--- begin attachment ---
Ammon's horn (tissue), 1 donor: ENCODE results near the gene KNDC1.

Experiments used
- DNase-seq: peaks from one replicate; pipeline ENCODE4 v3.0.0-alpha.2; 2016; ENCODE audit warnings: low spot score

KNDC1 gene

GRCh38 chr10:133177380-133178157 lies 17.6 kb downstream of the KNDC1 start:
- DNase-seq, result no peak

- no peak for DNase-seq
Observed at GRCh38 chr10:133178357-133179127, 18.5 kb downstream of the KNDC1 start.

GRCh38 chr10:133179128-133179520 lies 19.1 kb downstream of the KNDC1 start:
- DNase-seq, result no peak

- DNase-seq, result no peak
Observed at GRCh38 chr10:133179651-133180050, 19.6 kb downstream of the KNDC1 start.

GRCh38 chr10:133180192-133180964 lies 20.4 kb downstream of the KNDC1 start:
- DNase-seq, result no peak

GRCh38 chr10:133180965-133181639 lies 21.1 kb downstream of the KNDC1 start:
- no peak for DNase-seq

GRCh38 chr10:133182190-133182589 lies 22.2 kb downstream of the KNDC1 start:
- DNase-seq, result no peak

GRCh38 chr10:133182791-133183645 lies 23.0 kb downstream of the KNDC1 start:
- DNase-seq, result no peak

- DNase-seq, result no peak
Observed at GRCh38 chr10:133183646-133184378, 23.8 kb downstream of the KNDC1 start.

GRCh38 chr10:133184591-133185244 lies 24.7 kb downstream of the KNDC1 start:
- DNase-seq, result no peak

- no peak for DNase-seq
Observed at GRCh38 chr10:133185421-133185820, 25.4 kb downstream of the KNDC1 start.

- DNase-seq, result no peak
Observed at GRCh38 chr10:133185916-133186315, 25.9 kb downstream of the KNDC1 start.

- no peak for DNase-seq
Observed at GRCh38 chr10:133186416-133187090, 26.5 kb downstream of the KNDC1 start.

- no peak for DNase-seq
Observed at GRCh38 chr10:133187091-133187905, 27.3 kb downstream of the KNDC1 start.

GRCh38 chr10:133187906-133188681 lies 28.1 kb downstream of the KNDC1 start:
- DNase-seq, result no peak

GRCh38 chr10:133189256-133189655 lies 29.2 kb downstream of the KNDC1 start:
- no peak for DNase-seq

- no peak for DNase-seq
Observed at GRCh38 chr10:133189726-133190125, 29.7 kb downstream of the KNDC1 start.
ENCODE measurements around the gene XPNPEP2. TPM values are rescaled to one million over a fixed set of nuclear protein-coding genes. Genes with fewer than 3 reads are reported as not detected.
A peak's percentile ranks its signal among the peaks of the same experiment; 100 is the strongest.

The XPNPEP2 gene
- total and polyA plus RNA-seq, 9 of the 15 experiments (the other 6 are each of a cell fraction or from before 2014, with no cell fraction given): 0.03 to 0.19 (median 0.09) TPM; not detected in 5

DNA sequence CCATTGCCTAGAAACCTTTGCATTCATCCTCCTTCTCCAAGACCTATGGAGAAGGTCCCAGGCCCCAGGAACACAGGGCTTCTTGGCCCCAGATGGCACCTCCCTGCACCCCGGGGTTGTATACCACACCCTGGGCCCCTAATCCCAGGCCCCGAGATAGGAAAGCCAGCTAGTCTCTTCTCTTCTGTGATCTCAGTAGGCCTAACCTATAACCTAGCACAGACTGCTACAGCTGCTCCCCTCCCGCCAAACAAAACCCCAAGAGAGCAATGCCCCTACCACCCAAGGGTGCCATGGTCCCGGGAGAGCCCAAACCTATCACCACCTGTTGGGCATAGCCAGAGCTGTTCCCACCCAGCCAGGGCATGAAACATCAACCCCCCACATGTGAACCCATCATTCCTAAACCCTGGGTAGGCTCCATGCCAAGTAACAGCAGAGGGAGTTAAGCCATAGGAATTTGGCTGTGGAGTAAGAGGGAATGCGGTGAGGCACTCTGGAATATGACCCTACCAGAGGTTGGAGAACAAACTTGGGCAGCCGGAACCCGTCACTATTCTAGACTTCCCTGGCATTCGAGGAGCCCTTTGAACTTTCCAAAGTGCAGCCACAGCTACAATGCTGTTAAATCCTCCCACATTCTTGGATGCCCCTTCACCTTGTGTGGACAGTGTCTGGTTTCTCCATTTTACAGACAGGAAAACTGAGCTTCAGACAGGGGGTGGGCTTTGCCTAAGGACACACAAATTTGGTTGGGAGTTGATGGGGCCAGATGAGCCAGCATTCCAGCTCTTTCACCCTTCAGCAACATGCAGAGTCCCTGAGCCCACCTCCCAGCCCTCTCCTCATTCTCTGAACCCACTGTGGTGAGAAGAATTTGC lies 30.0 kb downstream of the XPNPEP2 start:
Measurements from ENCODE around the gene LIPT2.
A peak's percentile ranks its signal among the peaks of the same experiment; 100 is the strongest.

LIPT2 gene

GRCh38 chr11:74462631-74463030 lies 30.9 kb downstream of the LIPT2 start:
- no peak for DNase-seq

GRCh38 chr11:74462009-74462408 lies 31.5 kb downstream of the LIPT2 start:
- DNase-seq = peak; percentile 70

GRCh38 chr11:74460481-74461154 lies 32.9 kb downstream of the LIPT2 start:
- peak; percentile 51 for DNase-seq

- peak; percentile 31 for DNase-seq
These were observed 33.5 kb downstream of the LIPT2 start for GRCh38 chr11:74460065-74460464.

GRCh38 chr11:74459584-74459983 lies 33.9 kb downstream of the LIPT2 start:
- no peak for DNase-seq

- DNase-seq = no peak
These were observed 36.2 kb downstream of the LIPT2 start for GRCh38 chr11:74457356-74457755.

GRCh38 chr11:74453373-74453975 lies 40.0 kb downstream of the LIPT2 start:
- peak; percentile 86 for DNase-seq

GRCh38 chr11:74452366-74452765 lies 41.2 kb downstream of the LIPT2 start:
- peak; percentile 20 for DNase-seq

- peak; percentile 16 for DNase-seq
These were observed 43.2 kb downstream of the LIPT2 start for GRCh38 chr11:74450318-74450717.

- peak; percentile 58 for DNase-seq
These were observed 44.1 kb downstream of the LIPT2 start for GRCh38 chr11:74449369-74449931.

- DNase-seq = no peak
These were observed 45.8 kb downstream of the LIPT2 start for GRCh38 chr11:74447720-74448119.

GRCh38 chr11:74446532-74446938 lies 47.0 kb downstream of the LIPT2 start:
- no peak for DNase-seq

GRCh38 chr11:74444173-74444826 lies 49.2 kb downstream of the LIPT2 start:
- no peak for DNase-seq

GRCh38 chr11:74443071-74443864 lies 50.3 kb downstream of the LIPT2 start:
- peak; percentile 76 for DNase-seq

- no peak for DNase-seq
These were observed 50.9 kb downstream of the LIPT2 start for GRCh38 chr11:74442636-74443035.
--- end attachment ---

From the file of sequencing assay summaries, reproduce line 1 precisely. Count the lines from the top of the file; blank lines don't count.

Ammon's horn (tissue), 1 donor: ENCODE results near the gene KNDC1.